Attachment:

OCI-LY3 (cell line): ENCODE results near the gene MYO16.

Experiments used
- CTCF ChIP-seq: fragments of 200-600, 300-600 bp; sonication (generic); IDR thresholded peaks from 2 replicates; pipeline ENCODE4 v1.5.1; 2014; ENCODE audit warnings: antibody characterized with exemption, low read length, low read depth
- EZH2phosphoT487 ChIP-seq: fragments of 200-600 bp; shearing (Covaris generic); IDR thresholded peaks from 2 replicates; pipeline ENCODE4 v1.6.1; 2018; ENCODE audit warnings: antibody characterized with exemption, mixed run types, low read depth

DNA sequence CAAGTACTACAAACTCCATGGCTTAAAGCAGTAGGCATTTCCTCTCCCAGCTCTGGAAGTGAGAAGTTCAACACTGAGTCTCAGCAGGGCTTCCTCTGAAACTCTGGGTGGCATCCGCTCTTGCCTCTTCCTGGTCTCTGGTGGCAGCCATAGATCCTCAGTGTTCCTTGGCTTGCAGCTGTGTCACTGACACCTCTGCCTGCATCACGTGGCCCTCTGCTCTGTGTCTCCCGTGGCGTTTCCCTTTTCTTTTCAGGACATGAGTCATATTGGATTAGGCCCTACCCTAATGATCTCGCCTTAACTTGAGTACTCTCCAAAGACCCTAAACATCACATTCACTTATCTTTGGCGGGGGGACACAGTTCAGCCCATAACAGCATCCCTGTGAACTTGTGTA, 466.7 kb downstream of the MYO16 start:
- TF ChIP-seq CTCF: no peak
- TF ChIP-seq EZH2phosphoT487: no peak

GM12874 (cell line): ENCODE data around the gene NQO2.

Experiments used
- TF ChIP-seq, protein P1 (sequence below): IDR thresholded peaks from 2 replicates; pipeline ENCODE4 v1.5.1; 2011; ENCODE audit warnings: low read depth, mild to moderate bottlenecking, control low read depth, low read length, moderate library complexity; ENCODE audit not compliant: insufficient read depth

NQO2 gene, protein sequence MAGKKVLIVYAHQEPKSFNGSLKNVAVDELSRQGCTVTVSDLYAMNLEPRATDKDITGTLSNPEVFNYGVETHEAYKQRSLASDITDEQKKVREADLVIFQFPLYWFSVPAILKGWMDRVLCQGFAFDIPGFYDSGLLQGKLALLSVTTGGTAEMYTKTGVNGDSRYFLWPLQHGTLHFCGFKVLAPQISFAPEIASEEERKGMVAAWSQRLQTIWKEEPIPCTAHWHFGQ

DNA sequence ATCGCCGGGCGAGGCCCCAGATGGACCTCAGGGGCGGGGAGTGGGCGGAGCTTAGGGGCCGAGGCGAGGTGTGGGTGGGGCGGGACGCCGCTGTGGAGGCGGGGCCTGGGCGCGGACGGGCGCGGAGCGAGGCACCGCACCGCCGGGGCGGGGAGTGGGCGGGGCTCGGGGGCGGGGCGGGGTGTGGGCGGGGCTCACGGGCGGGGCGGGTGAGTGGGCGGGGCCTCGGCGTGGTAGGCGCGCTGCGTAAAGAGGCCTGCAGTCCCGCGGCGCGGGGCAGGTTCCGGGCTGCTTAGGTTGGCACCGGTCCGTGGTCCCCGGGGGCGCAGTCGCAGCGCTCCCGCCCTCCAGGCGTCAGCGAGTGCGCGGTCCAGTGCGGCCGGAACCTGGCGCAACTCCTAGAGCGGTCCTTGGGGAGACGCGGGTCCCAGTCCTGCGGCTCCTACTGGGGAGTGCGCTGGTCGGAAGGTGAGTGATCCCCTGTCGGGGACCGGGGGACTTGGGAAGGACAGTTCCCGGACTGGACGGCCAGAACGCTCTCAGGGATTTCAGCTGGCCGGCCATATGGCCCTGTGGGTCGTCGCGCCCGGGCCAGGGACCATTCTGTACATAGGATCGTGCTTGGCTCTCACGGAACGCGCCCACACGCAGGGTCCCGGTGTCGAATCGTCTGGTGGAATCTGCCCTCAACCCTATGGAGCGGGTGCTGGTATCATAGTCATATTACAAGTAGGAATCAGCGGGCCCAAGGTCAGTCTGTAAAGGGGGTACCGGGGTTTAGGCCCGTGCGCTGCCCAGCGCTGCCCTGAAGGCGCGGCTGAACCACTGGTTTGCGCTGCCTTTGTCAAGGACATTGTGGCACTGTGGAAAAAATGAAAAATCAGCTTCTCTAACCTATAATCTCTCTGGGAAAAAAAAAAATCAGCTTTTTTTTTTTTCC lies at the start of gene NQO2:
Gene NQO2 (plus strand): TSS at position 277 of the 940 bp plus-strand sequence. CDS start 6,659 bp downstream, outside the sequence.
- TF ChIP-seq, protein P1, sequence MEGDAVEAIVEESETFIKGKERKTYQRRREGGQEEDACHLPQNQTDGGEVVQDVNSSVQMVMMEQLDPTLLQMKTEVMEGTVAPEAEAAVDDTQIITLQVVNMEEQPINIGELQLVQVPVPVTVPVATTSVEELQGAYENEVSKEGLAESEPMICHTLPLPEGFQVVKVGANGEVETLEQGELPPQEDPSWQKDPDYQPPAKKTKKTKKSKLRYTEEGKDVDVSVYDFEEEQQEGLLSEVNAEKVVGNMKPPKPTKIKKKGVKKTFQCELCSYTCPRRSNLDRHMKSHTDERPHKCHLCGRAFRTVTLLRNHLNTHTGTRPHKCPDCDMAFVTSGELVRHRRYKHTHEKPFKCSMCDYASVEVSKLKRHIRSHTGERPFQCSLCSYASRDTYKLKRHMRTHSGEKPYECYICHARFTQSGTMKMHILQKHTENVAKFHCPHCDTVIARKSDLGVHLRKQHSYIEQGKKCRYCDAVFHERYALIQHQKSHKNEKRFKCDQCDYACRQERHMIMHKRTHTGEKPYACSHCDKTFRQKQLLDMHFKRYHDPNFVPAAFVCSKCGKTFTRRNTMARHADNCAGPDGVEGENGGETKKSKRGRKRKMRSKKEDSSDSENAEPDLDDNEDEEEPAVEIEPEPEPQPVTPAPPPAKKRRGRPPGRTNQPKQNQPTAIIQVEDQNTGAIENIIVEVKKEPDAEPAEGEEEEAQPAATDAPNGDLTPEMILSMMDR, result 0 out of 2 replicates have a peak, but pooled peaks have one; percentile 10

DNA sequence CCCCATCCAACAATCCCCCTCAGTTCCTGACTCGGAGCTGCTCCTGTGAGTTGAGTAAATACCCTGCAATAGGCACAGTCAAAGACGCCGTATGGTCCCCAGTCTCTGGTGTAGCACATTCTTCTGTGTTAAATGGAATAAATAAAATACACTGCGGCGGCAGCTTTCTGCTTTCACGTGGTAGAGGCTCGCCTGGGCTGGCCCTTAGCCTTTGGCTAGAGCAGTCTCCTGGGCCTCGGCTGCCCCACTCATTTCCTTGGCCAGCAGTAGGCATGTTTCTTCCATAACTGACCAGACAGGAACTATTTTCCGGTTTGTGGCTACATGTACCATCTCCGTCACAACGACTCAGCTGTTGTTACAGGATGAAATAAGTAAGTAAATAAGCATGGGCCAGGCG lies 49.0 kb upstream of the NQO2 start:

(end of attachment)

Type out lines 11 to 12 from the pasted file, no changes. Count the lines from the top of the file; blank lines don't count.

NQO2 gene, protein sequence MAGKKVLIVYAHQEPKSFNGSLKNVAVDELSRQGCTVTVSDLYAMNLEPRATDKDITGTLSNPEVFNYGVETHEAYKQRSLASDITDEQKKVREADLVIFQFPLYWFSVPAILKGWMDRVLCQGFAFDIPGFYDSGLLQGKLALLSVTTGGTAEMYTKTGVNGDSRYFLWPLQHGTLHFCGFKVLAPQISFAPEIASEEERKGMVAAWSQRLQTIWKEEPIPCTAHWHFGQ

DNA sequence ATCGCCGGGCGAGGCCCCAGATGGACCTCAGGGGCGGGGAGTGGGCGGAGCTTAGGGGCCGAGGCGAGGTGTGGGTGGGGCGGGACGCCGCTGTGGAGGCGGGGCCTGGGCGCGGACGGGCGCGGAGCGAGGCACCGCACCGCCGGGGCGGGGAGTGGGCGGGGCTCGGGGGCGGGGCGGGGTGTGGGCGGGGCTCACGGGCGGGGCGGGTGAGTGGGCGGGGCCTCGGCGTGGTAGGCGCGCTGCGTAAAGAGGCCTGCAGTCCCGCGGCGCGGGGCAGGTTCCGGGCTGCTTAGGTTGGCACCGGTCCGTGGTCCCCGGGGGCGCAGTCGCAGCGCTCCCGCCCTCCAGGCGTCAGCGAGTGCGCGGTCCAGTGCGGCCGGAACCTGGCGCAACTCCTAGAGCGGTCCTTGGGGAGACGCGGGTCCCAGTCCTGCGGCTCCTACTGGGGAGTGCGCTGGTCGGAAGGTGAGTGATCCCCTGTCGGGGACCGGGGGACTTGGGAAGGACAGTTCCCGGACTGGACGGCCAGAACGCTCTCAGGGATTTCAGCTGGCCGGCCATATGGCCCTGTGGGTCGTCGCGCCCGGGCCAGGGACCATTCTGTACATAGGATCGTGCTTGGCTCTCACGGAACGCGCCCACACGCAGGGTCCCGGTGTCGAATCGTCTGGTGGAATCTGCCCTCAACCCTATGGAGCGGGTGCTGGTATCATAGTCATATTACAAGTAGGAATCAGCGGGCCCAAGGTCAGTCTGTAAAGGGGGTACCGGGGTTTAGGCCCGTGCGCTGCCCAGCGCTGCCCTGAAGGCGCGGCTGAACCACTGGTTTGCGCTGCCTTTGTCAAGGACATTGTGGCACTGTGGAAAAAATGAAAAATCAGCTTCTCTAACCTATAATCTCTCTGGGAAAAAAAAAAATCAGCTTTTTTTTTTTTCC lies at the start of gene NQO2: